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in any sense to other guerrilla groups, terrorist groups that have

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been in prison, I'm thinking for example of the IRA? So the principle

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difference between Al-Qaeda-inspired terrorists and Irish republicans,

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Irish republicans looked at other prisoners as ordinary criminal, they

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wanted nothing to do with them. They didn't want to recruit them, they

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saw themselves as superior to them. Where as Al-Qaeda-inspired prisoners

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see their time in prison as an opportunity to radicalise. If they

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are being exposed to other prisoners they will try to make recruits. That

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creates a dilemma for the prison authorities, they can't allow them

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to associate with other prisoners that much because they will try to

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radicalise them. They are a real security risk? They are, they are

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and they have been, there have been incidents, and Abu Qatada said he

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saw so many people in prisons coming in ripe for recruitment. And now it

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is a dilemma for the prison authorities because they don't want

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the prisoners to be exposed to them. Let's hope there are no more

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incidents, if there are more there will be more men and women being

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locked up, because the Government have a strategy? Well the

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Government, if you had asked me that question five or six years ago I

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would have said probably no, but over the past five or six years they

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have actually done quite a lot, so prison staff have been trained,

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there are moderate Imans in prisons, you don't have to go to extremist to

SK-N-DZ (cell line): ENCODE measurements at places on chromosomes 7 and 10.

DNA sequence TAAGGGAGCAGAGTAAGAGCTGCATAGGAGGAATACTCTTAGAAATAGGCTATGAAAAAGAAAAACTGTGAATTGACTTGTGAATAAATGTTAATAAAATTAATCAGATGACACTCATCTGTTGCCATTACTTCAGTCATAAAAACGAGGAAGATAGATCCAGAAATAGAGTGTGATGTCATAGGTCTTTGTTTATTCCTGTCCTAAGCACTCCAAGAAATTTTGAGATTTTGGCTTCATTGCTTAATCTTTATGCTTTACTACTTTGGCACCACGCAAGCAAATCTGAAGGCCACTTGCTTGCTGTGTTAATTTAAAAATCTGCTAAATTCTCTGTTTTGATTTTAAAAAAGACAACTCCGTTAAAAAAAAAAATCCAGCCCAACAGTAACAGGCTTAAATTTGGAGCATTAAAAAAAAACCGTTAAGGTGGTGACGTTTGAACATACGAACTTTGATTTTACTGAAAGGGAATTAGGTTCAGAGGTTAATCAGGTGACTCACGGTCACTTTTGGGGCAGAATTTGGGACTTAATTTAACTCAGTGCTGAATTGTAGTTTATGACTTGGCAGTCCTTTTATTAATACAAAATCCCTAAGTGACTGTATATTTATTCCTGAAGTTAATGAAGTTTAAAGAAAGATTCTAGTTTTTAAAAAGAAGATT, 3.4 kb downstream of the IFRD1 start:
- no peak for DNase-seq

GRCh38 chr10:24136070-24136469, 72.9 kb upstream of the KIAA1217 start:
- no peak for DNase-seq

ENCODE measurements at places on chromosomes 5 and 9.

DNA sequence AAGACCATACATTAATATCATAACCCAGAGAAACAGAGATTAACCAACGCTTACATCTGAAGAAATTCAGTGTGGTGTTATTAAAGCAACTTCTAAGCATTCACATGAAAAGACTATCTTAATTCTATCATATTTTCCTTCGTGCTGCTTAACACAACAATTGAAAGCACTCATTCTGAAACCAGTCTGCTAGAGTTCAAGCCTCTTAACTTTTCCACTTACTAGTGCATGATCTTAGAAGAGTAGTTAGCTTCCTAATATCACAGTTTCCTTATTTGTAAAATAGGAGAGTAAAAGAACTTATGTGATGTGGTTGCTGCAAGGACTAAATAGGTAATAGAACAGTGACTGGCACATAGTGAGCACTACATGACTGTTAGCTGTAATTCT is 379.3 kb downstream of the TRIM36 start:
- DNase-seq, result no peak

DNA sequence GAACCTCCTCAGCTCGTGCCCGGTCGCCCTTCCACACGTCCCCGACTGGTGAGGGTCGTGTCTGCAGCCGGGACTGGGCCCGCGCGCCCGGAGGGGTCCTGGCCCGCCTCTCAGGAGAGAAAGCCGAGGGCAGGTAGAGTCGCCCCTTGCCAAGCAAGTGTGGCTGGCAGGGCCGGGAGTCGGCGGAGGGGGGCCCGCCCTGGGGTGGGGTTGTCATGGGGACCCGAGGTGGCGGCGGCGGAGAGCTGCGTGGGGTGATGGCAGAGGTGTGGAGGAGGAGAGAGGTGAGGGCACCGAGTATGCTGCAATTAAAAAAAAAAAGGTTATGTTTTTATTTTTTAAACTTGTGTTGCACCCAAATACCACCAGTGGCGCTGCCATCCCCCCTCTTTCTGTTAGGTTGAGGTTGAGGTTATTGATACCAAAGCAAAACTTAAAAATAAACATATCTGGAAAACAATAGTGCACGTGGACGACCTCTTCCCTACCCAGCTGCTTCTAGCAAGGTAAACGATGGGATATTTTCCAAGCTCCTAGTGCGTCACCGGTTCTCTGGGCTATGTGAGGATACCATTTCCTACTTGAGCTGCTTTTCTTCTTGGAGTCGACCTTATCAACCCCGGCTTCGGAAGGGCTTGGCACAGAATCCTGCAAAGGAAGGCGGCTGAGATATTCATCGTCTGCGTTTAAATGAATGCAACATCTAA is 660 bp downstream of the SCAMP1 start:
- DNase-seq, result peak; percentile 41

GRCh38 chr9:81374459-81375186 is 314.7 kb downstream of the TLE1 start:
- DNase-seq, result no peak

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get religious instructions. There are a lot of things in place that

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would prevent radicalisation happening. It is not perfect but

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better than it was five or six years ago. Thank you very much. Now the

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end of life as we know it. In the last 500 million or so years there

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have been five mass extinctions of life on earth. The most famous is

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the one that wiped out the dinosaurs after a meetite about the --

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meteorite in excess of 45,000 miles an hour hit the earth. We are

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entering a sixth mass extinction it is thought, this time the agent is

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us. Kolbert is the author of The Sixth Extinction -- Elizabeth

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Kolbert is author of The Sixth Extinction, and we have the previous

:18:47.:18:51.

economist and writer from the Economist. Elizabeth Kolbert, how

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close are we to the sixth extinction? Well, some people would

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say that they are, you know, only on the verge of it, we can still

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prevent it and some scientists would say we are pretty deep into this

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project already. That we have been, human cause of extinction is a thing

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that goes back 50,000 years or so ago, since our ancestors went to

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places like Australia and caused a wave of extinctions. Do you worry

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about this? Yes I do. It is a really dramatic impact we have had on other

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species on the planet. I'm a little less pessimistic in that I think

:19:38.:19:40.

richer countries are beginning to take this in hand. One of the key